Sue Marx 
In 1988, Sue Marx won an Oscar for her documentary, "Young at Heart," about her widower father's romance with a widow in her mid-80s. But before she was hitting the red carpet, she was in charge of putting Detroit in its best light. 

Thirty years ago this week, the filmmaker was awarded a contract to produce "Detroit Means Business" as a way to sell the city. Such well-known Detroiters as Lee Iacocca, Walter McCarthy, Esther Edwards and Dave Bing all made appearances.

Crain's called Marx to catch up with changes in the film industry and changes in the city. When we reached her, she was deep into an archival review of her professional life. She was a prolific filmmaker, starting her career in the early 1970s at WDIV-TV (then WWJ-TV), where she created the "Profiles in Black" series that featured Stevie Wonder, Rosa Parks, Marvin Gaye and others inside their homes and workspaces.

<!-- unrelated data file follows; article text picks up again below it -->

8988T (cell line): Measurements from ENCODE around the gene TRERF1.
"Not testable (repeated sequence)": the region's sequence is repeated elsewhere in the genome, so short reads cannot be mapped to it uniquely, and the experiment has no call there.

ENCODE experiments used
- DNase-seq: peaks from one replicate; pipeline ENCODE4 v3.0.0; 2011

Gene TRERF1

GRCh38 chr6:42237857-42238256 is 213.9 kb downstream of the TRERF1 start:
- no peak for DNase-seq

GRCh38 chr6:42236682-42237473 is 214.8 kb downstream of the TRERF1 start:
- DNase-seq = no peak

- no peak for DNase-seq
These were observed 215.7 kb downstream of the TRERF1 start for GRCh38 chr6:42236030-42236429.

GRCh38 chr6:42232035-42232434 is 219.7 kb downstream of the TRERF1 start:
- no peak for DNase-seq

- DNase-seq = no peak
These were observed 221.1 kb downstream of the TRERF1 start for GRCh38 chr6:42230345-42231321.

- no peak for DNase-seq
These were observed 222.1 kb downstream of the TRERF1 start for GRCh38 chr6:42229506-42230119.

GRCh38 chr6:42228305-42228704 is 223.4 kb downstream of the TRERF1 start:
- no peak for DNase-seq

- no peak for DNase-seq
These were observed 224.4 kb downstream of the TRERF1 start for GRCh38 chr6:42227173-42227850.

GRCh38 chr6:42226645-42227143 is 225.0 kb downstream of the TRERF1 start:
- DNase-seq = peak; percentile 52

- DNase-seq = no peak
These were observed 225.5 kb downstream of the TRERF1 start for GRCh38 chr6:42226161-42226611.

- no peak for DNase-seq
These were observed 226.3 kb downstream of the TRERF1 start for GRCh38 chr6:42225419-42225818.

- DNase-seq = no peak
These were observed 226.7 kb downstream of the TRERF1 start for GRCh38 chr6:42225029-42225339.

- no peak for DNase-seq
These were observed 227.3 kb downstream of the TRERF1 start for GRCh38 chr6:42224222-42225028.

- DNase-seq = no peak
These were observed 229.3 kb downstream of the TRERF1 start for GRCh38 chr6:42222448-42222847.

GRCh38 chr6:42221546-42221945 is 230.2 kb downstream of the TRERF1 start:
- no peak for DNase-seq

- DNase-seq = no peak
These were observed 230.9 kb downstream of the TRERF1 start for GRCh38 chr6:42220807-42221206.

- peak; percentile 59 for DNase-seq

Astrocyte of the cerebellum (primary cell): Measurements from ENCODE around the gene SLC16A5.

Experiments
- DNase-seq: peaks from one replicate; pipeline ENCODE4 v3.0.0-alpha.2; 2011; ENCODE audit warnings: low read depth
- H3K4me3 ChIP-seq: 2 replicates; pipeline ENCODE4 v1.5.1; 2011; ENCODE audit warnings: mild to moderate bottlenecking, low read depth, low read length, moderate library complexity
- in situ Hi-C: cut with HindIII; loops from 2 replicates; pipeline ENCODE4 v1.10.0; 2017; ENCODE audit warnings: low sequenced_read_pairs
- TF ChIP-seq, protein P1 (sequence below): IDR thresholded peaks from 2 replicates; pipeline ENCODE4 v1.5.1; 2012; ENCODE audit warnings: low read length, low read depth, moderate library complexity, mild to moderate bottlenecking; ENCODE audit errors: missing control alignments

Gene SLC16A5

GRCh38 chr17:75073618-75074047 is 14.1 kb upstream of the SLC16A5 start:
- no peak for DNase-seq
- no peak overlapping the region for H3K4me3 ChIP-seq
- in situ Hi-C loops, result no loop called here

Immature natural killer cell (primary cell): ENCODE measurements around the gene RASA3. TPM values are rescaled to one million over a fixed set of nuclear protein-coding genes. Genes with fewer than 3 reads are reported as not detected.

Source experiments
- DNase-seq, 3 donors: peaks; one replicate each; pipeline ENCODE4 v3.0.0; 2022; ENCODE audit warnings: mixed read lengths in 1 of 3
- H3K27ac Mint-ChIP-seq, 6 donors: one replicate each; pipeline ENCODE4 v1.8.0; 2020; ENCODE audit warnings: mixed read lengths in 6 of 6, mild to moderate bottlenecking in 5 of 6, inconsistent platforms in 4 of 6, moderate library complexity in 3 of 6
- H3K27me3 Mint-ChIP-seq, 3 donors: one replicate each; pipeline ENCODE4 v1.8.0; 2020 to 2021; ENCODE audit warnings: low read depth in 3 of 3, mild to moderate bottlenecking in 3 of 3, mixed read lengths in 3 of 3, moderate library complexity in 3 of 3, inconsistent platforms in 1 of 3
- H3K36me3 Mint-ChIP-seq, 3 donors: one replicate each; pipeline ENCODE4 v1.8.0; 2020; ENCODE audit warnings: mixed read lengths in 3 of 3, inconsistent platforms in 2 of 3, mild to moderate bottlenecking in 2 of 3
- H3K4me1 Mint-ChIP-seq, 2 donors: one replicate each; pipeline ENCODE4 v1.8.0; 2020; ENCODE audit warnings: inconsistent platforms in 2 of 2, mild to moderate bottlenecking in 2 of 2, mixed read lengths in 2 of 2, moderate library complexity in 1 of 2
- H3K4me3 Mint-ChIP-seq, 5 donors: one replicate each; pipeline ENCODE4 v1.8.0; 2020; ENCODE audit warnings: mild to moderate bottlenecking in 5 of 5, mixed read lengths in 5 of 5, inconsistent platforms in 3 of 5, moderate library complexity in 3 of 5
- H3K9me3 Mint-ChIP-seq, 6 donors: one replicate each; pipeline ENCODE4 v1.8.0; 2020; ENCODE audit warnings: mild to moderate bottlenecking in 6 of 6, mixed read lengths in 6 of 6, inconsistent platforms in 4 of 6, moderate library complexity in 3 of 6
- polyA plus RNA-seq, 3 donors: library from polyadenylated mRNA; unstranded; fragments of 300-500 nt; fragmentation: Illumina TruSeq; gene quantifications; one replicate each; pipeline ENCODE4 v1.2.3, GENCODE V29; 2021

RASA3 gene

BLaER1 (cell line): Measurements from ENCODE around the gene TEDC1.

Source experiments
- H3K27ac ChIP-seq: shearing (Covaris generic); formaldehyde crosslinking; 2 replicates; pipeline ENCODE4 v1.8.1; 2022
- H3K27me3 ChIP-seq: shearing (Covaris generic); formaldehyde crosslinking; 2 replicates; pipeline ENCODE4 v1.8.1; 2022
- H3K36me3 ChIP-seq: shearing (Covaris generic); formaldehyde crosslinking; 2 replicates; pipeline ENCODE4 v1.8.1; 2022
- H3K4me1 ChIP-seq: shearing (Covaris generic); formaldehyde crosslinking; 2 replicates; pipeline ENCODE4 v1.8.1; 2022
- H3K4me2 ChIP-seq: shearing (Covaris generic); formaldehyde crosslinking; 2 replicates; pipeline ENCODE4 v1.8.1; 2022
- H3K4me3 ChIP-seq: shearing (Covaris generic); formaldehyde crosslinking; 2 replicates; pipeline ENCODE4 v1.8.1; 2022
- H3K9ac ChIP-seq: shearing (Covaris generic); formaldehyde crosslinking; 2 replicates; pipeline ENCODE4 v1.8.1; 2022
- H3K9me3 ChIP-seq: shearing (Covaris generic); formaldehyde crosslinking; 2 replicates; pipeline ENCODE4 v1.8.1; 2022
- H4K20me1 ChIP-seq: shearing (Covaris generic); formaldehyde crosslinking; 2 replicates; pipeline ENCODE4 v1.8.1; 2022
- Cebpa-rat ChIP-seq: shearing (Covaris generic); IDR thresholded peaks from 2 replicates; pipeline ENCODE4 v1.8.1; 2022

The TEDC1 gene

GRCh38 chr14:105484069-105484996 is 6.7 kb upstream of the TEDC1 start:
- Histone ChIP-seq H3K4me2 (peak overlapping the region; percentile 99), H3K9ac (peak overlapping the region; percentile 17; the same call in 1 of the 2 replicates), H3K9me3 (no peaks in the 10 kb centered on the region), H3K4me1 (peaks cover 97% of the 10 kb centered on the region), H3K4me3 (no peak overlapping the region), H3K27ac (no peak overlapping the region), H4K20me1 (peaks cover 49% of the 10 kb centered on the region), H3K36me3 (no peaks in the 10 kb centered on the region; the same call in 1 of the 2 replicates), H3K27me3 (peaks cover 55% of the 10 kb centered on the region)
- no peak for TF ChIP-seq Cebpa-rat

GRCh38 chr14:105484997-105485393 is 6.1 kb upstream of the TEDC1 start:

That work has all disappeared over the years, but she's sifting through her more than two-dozen Emmys for such projects as a series on the Detroit Zoo that featured narration by James Earl Jones, Jeff Daniels, Tim Allen and more. She's also reflecting on more than five decades in Detroit, having followed her husband from Lake County, Ind.

You've done so many high-profile films; do you remember "Detroit Means Business"? 

I remember it very well. That film and another one we did about a year later, both of them were done during Coleman Young's early years and they both won awards. It's been buried for so many years, so I called someone at the Free Press because of their film festival. Maybe it's time to show them again.

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